and the overall inflexibility of the system (long, fixed executive terms).
• In the second phase of the debate, Mainwaring (1993) argued that the
problem was not presidentialism per se, but rather the ‘difficult
combination’ of presidentialism with fragmented multiparty systems.
•
10
Presidentialism in Comparative Perspective
• In a third phase, the ‘difficult combination’ argument was critiqued by
scholars claiming that
presidentialism could work like
parliamentarism:
•
•
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•
Presidents were capable of building stable multiparty coalitions, even in weakly
institutionalized party systems, using agenda power, budgetary authority, cabinet
management, partisan powers, and informal institutions.
Whereas in parliamentary systems a ruling party ‘fuses its executive and legislative
functions’ because the party leader is chosen and held accountable through
internal selection and deselection procedures, in presidential systems parties
delegate greater discretion to their leaders because presidents are elected
independently of the legislature (Shugart and Mathew 1992, Samuels and Shugart
2010).
Leadership that adopts a positive role in relation to policy-making and government
management, but are motivated by essentially pragmatic goals and considerations.
Prominent amongst these are likely to be the maintenance of party unity and
government cohesion, and the strengthening of public support and electoral
credibility.
Such leaders act as brokers who are concerned to uphold the collegiate face of
government by negotiating compromises and balancing rival individuals, factions
and interests against one another.
11
Why the Presidential system in Nigeria?
• Distinction between the Head of State and the Head of
Government would result in potential clash of personalities and
interests, a conflict of authority and an unnecessary complexity
and uncertainty in governmental relations.
• The presidential system is characterised by decisiveness and
vitality for the challenges facing the country.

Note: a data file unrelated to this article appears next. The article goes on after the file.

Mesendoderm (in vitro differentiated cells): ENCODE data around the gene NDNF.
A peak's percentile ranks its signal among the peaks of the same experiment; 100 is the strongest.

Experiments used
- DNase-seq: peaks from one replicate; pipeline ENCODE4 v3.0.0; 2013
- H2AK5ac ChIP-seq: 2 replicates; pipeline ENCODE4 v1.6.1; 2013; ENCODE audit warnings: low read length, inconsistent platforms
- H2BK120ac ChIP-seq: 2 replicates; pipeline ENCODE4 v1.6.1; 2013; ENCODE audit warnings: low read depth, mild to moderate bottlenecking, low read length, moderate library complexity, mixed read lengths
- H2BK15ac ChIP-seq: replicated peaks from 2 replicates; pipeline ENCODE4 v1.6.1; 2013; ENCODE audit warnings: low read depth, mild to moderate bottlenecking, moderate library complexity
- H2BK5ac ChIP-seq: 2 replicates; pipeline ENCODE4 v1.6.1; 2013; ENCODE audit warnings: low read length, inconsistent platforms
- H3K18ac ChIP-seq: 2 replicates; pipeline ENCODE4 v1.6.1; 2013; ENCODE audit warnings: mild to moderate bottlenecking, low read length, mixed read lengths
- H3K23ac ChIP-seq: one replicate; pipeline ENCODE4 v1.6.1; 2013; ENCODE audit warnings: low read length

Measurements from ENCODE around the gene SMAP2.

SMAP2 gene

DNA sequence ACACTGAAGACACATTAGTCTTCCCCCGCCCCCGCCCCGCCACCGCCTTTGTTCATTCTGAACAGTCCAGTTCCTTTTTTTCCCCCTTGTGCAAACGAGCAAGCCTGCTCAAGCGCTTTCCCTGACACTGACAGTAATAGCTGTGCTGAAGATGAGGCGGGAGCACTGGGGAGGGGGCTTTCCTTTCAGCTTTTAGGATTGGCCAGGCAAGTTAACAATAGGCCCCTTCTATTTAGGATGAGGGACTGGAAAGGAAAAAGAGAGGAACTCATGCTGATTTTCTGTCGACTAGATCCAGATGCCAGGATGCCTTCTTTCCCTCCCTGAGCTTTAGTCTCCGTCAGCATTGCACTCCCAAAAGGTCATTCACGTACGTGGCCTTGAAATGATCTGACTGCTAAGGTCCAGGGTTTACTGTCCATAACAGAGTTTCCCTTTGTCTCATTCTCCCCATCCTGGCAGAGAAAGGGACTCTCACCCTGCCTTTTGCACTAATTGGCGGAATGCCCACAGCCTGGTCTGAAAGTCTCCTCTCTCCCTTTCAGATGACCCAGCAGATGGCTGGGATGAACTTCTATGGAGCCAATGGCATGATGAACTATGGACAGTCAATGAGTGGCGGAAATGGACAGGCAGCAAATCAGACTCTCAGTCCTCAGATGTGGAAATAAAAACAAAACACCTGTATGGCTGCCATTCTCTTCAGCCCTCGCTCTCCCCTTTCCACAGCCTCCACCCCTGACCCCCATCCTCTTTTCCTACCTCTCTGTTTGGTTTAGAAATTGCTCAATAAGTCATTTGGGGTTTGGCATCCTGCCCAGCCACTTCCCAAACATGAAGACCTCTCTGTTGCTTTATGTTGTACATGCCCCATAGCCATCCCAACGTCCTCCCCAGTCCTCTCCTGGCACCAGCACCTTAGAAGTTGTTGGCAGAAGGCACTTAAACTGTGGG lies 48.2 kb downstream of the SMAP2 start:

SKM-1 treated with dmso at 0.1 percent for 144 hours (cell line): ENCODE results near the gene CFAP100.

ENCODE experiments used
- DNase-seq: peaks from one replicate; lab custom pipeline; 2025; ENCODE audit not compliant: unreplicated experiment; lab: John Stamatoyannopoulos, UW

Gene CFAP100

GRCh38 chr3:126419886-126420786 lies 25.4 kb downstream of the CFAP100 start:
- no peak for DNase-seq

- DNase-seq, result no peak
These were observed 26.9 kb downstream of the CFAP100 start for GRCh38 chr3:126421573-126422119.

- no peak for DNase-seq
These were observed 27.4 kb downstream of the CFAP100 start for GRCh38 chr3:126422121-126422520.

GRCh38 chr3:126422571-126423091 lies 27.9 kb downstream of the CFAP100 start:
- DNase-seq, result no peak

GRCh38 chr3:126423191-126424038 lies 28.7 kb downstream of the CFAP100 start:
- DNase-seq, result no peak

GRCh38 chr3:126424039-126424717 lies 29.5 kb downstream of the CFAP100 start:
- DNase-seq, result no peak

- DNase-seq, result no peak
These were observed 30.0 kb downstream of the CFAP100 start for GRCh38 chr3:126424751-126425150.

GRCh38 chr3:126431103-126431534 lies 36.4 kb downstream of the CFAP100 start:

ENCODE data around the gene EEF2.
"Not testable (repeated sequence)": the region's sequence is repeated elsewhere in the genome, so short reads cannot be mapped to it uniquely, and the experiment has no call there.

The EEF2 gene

• The separation of the Head of State from Head of Government
involves a division between real authority and formal authority.
The division is meaningless in the light of African political
experience and history.
• Presidential symbolic value that complement the advantages
stated above.
•
•
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(i) a symbol of national unity, honour and prestige;
(ii) a political leader in his own right;
(iii) someone who can give leadership and a sense of direction to the
country” .
12
Challenges of Presidentialism During the
Second and Fourth Republics
• Second Republic(1979-1983)
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•
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(1) the increase on the cost of governance,
(2) the tendency towards dictatorship as shown in the abuse of national
police,
(3) display of parochialism by the president,
(4) the poor appreciation of the operations of federal principles by the
leadership at both national and sub-national levels and
(5) widespread corruption.
• Fourth Republic (1999-)
•
•
•
•
•
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(1) Executive-Legislative gridlocks (budget implementation)
(2) third term agenda
(3) Yar’Adua’s iIlness, Death and the Succession crisis (doctrine of
necessity & constitutional amendment
(4) High turn over legislators
(5) Abuse of legislative oversight